The path to such a small and inexpensive notebook gives way to missing or poor features that buyers should be aware of. Its lack of VGA, USB 3.0, 802.11ac, and a removable battery suggests that the notebook is tailored towards email, word processing, browsing, and other low loads only. Its throttling prevents it from playing popular games like LoL or DOTA at higher frame rates and the low contrast makes the notebook a poorer choice for media playback compared to competing models. We would like to see optional WWAN in the future even if it means a higher price point since the 100S is clearly geared towards users constantly on-the-go.

This is a surprisingly sturdy notebook given the price and size. We recommend that buyers perform a quick calibration on the display or use our profile above to fix the inaccurate colors and overly cool color temperature.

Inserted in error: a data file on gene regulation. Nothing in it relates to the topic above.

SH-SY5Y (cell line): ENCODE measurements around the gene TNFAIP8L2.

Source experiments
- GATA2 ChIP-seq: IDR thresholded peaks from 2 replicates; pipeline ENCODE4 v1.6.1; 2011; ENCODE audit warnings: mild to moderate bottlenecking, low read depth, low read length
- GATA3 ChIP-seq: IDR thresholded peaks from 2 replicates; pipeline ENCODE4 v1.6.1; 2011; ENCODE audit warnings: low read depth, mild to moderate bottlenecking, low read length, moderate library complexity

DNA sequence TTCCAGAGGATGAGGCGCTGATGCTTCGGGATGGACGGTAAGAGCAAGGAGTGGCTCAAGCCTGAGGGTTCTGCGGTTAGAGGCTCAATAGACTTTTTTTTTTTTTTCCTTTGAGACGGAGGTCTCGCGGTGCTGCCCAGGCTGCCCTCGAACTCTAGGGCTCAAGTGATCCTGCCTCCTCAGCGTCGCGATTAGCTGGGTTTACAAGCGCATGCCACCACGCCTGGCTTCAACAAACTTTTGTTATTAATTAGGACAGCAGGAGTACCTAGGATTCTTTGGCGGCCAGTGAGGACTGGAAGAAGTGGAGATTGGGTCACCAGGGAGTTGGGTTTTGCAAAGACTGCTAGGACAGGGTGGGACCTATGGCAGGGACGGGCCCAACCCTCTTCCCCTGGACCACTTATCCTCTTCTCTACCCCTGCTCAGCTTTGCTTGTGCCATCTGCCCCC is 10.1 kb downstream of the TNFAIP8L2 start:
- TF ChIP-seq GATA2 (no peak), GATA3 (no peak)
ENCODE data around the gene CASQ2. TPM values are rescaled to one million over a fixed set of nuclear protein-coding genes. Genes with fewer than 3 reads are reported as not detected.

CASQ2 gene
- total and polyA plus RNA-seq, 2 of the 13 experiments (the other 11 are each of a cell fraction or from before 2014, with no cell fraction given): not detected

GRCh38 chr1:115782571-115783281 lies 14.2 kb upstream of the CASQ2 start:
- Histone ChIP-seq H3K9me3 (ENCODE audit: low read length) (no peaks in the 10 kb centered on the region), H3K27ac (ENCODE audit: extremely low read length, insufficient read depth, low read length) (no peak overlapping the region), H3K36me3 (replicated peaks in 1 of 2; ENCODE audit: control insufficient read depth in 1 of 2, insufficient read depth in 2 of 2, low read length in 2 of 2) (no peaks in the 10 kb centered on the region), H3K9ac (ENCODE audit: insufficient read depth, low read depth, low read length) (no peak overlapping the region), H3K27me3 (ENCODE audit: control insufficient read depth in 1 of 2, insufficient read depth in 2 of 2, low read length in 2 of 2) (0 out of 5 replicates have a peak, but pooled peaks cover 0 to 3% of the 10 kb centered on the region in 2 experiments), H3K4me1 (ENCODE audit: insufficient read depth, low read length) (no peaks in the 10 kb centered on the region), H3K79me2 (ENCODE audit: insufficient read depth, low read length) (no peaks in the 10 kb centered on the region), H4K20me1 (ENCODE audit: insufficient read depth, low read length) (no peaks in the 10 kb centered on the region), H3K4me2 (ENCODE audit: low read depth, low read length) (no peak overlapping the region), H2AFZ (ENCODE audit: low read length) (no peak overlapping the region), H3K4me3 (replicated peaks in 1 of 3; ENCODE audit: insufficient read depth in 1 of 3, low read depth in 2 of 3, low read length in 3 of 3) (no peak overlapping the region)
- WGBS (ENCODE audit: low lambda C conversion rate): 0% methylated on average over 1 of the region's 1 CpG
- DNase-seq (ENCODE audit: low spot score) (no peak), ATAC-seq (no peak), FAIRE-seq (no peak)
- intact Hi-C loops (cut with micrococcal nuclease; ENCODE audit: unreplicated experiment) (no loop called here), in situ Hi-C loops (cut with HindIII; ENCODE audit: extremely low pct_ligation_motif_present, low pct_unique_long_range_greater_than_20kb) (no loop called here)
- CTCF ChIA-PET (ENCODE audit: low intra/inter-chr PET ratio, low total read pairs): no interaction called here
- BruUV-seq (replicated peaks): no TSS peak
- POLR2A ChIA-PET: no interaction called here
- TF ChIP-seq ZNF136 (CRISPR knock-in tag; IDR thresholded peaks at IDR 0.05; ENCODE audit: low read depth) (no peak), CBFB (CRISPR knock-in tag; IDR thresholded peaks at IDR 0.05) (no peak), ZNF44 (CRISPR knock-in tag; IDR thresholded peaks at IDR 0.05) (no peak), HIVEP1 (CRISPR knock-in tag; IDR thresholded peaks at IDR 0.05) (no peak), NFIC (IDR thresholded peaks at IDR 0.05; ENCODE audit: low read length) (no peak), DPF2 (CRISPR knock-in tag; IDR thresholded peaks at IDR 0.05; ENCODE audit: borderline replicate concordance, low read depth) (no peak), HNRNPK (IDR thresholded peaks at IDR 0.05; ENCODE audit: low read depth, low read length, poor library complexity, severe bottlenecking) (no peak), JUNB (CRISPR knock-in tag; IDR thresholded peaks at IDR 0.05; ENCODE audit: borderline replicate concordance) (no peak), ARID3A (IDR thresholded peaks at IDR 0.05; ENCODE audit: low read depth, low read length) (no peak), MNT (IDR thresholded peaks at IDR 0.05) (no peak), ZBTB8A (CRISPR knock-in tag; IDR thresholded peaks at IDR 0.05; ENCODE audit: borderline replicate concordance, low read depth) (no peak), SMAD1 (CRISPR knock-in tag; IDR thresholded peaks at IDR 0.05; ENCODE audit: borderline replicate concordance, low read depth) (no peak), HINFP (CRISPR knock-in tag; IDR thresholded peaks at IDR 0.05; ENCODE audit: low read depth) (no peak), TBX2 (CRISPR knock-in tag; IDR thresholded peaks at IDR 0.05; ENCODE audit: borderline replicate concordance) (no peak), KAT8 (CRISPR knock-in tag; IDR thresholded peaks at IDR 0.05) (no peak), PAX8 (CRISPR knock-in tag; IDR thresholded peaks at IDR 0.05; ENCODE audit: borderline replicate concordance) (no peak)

The Ideapad 100S is one of the lightest 11.6-inch netbooks you can buy. This comes at the cost of performance and some vital connectivity features that buyers should be aware of. Fortunately, build quality is better than expected.

Lenovo Ideapad 100S 80R2 - 10/16/2015 v4(old)
Allen Ngo

Chassis
80 / 98 → 82%
Keyboard
76%
Pointing Device
78%
Connectivity
45 / 80 → 56%
Weight
75 / 35-78 → 93%
Battery
91%
Display
72%
Games Performance
45 / 68 → 66%
Application Performance
36 / 87 → 41%
Temperature
88 / 91 → 97%
Noise
100%
Audio
70 / 91 → 77%
Average
71%
78%
Netbook - Weighted Average

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> Notebook / Laptop Reviews and News > Reviews > Archive of our own reviews > Lenovo Ideapad 100S Notebook Review
Allen Ngo, 2015-10-18 (Update: 2015-10-18)
Allen Ngo
Allen Ngo - US Editor in Chief
After graduating with a B.S. in environmental hydrodynamics from the University of California, I studied reactor physics to become licensed by the U.S. NRC to operate nuclear reactors. There's a striking level of appreciation you gain for everyday consumer electronics after working with modern nuclear reactivity systems astonishingly powered by computers from the 80s. When I'm not managing day-to-day activities and US review articles on Notebookcheck, you can catch me following the eSports scene and the latest gaming news.